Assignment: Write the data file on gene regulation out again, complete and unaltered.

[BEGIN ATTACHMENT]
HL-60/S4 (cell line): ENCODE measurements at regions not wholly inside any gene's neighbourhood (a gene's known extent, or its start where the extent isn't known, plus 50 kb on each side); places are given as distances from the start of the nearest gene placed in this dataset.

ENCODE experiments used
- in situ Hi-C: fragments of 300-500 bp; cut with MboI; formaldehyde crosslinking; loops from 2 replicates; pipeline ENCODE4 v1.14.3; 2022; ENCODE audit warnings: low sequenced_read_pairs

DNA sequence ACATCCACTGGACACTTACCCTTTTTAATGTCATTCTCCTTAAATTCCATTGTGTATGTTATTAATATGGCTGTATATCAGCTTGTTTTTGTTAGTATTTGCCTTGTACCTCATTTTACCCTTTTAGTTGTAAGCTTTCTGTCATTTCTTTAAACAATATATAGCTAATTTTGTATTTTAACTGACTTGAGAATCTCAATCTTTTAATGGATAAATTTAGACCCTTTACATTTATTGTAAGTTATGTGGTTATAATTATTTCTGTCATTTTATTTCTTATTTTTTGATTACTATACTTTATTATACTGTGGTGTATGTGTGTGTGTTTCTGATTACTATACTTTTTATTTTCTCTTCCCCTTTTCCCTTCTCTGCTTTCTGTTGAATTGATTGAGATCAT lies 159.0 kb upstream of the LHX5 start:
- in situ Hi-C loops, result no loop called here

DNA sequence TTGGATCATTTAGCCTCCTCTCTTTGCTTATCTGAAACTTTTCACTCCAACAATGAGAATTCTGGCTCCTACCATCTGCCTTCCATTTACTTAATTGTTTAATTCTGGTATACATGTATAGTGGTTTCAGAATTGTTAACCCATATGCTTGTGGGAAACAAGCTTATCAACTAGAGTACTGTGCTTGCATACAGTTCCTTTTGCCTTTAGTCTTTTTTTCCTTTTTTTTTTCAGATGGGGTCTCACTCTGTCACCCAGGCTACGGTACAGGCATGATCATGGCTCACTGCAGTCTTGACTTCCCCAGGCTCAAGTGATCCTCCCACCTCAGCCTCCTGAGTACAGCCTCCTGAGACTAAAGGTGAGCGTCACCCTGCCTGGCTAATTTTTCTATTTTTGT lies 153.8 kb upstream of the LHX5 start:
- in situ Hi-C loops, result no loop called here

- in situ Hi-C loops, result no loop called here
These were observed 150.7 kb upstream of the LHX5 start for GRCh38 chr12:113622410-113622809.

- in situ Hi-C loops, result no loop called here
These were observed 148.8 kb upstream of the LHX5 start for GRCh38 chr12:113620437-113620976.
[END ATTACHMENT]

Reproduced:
HL-60/S4 (cell line): ENCODE measurements at regions not wholly inside any gene's neighbourhood (a gene's known extent, or its start where the extent isn't known, plus 50 kb on each side); places are given as distances from the start of the nearest gene placed in this dataset.

ENCODE experiments used
- in situ Hi-C: fragments of 300-500 bp; cut with MboI; formaldehyde crosslinking; loops from 2 replicates; pipeline ENCODE4 v1.14.3; 2022; ENCODE audit warnings: low sequenced_read_pairs

DNA sequence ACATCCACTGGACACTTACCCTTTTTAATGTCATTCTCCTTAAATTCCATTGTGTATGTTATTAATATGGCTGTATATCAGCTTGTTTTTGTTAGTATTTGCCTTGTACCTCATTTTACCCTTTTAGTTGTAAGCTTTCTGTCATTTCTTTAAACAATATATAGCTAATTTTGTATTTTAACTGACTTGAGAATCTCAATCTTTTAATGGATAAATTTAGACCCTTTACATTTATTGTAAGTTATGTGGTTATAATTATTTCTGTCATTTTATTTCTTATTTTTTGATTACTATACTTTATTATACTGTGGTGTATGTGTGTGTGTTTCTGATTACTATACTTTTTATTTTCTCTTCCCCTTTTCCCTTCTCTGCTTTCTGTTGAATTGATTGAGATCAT lies 159.0 kb upstream of the LHX5 start:
- in situ Hi-C loops, result no loop called here

DNA sequence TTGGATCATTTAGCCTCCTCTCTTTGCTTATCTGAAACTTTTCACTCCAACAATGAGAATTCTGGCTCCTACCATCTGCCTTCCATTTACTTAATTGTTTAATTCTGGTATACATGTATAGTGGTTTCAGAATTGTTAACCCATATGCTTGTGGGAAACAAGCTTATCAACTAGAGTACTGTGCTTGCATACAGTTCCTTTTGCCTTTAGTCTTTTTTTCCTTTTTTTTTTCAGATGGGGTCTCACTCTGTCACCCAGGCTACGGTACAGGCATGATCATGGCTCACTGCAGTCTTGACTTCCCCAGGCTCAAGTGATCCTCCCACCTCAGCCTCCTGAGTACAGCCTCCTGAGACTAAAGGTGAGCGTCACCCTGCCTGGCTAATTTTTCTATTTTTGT lies 153.8 kb upstream of the LHX5 start:
- in situ Hi-C loops, result no loop called here

- in situ Hi-C loops, result no loop called here
These were observed 150.7 kb upstream of the LHX5 start for GRCh38 chr12:113622410-113622809.

- in situ Hi-C loops, result no loop called here
These were observed 148.8 kb upstream of the LHX5 start for GRCh38 chr12:113620437-113620976.